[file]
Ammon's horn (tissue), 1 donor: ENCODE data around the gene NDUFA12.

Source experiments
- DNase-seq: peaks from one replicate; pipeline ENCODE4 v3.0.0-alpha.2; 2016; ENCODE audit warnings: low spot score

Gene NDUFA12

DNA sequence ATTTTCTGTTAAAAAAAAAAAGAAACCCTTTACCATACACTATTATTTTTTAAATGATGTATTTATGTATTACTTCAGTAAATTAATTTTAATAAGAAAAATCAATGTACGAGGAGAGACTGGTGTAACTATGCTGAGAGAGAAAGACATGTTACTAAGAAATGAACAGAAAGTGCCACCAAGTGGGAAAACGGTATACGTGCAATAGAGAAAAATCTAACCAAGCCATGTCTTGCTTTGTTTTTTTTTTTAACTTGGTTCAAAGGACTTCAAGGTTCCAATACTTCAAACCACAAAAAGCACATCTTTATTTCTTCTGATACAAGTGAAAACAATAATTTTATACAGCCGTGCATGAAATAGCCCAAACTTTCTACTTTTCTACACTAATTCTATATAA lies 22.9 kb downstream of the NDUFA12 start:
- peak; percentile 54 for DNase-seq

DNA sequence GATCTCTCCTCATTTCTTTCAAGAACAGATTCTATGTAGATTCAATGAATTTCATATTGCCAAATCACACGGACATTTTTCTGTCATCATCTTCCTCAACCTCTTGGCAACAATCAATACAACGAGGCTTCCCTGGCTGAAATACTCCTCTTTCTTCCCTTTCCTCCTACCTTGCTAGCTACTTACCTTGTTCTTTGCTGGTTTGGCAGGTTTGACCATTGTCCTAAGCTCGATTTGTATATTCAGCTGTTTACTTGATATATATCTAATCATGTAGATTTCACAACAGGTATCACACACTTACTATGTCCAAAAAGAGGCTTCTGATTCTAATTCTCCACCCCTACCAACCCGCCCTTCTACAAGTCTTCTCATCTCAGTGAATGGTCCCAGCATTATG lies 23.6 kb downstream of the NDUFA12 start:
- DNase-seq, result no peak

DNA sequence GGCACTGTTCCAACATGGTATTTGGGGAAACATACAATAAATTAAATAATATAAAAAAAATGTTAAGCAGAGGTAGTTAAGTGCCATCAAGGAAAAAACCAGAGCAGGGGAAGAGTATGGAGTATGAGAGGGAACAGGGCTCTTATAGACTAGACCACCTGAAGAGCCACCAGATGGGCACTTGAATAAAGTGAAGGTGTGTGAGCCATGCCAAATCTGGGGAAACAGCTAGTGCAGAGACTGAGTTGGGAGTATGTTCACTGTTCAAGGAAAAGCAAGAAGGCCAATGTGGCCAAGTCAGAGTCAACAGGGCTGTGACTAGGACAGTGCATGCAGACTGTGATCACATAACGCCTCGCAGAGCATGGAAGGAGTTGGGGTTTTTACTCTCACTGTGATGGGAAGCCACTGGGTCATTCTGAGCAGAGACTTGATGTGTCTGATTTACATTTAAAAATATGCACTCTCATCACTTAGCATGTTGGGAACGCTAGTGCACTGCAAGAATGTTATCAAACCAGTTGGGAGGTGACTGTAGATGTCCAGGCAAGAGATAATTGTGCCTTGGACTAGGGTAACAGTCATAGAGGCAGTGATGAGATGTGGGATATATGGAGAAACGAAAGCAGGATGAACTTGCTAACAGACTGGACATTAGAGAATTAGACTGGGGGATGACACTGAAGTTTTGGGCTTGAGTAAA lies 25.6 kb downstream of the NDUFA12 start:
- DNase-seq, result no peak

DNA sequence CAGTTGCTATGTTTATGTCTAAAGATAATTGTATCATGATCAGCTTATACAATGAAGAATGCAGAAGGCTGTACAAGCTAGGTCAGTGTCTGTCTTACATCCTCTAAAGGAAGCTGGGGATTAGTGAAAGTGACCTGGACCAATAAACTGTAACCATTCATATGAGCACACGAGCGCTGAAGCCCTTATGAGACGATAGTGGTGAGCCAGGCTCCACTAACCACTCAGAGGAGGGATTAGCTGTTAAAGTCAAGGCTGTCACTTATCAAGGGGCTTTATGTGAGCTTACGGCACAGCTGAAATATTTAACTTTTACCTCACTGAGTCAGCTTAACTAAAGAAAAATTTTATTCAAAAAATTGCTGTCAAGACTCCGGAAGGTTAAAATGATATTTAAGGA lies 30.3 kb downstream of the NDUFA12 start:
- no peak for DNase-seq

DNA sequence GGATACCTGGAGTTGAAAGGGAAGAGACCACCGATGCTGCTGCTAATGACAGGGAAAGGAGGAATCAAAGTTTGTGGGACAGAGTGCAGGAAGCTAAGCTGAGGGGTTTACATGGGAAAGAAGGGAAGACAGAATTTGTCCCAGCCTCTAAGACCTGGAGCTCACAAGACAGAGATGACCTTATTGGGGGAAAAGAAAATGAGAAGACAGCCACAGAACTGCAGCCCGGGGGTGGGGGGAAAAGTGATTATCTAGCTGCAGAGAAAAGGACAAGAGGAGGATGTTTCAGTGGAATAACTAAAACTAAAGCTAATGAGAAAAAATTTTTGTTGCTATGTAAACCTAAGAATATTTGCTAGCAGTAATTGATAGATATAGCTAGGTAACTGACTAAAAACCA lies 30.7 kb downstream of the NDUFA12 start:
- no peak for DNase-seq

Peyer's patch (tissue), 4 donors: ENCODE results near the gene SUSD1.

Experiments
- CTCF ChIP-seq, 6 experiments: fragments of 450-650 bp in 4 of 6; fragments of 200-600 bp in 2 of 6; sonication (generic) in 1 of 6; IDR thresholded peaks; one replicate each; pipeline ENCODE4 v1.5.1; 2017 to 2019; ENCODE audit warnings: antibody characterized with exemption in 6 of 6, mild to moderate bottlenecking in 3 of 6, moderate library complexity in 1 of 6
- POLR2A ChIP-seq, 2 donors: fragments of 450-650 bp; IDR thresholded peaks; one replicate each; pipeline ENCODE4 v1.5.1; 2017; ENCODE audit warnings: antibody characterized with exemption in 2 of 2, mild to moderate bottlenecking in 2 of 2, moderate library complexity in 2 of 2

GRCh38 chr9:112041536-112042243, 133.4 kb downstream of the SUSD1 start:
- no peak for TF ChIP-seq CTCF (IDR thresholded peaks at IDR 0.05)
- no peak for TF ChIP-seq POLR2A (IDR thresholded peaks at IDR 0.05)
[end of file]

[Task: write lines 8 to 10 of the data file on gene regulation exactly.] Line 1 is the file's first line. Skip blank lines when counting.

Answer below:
- DNase-seq, result no peak

DNA sequence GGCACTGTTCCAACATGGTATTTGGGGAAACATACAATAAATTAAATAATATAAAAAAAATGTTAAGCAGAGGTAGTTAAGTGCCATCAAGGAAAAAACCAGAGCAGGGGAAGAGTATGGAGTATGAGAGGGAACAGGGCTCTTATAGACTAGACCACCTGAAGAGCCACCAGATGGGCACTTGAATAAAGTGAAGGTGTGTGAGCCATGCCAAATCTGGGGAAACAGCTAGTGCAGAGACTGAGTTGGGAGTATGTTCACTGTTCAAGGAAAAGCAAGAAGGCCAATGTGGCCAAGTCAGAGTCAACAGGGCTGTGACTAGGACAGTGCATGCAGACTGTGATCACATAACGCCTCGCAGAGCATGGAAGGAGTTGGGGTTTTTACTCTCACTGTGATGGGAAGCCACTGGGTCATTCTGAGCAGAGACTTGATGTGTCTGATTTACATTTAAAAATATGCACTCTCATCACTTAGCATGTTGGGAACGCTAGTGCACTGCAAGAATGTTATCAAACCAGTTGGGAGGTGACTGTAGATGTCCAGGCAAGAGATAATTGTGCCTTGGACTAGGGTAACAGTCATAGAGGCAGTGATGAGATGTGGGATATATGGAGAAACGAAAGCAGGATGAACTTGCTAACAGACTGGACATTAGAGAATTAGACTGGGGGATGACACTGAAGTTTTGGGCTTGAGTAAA lies 25.6 kb downstream of the NDUFA12 start:
- DNase-seq, result no peak